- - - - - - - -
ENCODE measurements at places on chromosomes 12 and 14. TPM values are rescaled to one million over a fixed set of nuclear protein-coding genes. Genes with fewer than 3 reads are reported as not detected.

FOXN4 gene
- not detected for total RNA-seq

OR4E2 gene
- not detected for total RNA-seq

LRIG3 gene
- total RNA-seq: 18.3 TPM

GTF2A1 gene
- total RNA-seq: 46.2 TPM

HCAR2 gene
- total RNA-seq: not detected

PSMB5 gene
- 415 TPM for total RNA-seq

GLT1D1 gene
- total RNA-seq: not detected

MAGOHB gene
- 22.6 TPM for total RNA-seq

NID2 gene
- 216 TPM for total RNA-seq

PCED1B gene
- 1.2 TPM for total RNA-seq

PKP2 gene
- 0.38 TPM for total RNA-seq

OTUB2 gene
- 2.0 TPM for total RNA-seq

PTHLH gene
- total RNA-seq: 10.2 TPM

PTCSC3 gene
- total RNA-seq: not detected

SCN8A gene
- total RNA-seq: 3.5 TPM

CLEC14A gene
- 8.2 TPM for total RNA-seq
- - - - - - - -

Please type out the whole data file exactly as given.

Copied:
ENCODE measurements at places on chromosomes 12 and 14. TPM values are rescaled to one million over a fixed set of nuclear protein-coding genes. Genes with fewer than 3 reads are reported as not detected.

FOXN4 gene
- not detected for total RNA-seq

OR4E2 gene
- not detected for total RNA-seq

LRIG3 gene
- total RNA-seq: 18.3 TPM

GTF2A1 gene
- total RNA-seq: 46.2 TPM

HCAR2 gene
- total RNA-seq: not detected

PSMB5 gene
- 415 TPM for total RNA-seq

GLT1D1 gene
- total RNA-seq: not detected

MAGOHB gene
- 22.6 TPM for total RNA-seq

NID2 gene
- 216 TPM for total RNA-seq

PCED1B gene
- 1.2 TPM for total RNA-seq

PKP2 gene
- 0.38 TPM for total RNA-seq

OTUB2 gene
- 2.0 TPM for total RNA-seq

PTHLH gene
- total RNA-seq: 10.2 TPM

PTCSC3 gene
- total RNA-seq: not detected

SCN8A gene
- total RNA-seq: 3.5 TPM

CLEC14A gene
- 8.2 TPM for total RNA-seq